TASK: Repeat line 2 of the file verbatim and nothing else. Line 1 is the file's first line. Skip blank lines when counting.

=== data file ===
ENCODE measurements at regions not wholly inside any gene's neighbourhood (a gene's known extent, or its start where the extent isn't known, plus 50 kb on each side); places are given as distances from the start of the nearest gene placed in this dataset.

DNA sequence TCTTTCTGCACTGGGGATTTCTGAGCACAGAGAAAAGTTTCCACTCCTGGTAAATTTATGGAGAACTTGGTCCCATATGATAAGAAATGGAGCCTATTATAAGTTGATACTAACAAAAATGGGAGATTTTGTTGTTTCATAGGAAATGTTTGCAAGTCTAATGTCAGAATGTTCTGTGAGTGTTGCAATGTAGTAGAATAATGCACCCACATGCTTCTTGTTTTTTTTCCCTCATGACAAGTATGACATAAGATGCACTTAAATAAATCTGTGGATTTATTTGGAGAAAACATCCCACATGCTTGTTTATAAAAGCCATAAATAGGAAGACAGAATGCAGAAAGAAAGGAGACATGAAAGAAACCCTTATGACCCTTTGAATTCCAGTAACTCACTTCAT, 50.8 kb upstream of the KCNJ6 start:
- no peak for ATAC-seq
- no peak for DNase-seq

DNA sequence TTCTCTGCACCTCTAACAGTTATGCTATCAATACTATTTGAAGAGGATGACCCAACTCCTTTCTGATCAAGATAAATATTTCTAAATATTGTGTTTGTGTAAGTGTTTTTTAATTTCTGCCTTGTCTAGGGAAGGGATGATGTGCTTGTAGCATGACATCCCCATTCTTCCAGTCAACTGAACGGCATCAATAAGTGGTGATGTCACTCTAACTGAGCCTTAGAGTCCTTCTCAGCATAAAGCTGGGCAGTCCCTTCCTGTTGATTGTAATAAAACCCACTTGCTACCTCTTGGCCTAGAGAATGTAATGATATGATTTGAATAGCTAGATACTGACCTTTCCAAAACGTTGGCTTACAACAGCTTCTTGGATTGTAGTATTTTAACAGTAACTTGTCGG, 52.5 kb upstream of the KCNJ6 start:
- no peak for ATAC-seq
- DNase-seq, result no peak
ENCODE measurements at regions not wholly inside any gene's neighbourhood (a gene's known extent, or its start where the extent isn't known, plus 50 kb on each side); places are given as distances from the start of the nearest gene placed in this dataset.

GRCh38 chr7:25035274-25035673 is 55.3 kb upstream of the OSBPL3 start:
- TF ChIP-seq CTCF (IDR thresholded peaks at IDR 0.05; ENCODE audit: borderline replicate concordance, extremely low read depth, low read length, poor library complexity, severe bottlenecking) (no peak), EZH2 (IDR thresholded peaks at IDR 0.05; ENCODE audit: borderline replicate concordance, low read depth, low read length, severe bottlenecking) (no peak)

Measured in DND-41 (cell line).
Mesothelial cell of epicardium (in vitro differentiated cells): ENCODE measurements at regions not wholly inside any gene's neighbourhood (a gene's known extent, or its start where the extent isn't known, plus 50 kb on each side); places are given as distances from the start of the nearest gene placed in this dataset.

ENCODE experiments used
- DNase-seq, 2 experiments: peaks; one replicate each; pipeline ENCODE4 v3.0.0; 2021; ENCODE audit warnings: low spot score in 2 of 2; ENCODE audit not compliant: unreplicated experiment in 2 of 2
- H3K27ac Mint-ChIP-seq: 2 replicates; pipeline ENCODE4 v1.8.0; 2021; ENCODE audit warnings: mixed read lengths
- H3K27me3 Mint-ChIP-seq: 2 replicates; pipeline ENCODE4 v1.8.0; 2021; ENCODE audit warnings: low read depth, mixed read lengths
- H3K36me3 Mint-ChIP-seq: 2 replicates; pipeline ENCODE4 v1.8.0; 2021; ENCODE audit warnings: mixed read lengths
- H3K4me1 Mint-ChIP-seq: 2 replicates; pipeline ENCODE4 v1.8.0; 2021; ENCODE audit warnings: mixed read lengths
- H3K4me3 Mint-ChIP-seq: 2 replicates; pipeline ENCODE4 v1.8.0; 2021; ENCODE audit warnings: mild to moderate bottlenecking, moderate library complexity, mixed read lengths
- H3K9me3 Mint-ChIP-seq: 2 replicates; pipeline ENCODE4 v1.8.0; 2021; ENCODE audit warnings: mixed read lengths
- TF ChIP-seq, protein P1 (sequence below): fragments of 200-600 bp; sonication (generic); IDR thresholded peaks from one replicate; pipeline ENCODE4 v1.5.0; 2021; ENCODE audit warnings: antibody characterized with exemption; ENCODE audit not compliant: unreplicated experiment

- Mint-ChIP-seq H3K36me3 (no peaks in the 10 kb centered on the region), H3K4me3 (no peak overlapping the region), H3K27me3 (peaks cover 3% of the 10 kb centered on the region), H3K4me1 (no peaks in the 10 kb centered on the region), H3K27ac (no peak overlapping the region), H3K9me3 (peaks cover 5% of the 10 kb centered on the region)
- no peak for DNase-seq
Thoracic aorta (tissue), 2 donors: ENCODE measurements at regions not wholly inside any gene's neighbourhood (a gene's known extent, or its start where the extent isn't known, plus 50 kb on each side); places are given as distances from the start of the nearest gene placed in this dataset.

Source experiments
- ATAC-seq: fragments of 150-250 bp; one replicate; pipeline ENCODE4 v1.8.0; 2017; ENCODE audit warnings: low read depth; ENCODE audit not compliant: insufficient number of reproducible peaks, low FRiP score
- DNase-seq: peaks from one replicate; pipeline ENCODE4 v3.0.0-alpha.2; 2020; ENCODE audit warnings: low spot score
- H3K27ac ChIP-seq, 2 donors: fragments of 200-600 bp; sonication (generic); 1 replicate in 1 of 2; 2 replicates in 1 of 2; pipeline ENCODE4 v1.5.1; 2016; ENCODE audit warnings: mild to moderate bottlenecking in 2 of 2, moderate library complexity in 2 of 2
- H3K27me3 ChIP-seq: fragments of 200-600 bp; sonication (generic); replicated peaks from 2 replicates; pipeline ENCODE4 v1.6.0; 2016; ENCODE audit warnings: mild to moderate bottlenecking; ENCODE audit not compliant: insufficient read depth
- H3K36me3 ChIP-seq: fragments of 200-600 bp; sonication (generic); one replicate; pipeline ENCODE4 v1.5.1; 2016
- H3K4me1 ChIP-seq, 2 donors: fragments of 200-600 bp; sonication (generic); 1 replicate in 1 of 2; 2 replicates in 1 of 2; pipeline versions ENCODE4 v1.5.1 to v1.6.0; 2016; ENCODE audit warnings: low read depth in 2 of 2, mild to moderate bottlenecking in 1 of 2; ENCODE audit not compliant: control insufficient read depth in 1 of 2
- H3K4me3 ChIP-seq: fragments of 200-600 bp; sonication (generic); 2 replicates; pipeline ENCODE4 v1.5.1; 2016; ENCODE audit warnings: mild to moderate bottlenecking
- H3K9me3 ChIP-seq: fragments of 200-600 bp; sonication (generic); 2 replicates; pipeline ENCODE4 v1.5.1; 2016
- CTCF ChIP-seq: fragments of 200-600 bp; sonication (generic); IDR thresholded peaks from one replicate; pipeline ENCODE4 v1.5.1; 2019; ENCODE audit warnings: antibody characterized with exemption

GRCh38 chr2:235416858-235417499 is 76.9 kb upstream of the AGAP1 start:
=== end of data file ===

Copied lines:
DNA sequence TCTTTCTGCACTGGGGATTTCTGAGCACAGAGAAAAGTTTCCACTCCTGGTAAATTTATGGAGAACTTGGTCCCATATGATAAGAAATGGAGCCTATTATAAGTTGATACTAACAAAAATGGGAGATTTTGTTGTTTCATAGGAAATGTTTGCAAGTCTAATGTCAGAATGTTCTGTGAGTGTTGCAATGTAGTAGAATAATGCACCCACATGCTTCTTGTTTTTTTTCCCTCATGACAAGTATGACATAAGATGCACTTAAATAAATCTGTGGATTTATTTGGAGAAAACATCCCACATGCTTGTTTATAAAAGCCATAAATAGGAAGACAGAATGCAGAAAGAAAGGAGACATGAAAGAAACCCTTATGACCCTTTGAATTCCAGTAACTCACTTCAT, 50.8 kb upstream of the KCNJ6 start: